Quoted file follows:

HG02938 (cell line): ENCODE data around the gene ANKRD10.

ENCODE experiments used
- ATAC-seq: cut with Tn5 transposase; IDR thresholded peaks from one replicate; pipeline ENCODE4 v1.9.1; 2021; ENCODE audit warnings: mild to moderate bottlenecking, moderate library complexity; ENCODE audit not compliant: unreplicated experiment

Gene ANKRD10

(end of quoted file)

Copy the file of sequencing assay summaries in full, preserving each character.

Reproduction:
HG02938 (cell line): ENCODE data around the gene ANKRD10.

ENCODE experiments used
- ATAC-seq: cut with Tn5 transposase; IDR thresholded peaks from one replicate; pipeline ENCODE4 v1.9.1; 2021; ENCODE audit warnings: mild to moderate bottlenecking, moderate library complexity; ENCODE audit not compliant: unreplicated experiment

Gene ANKRD10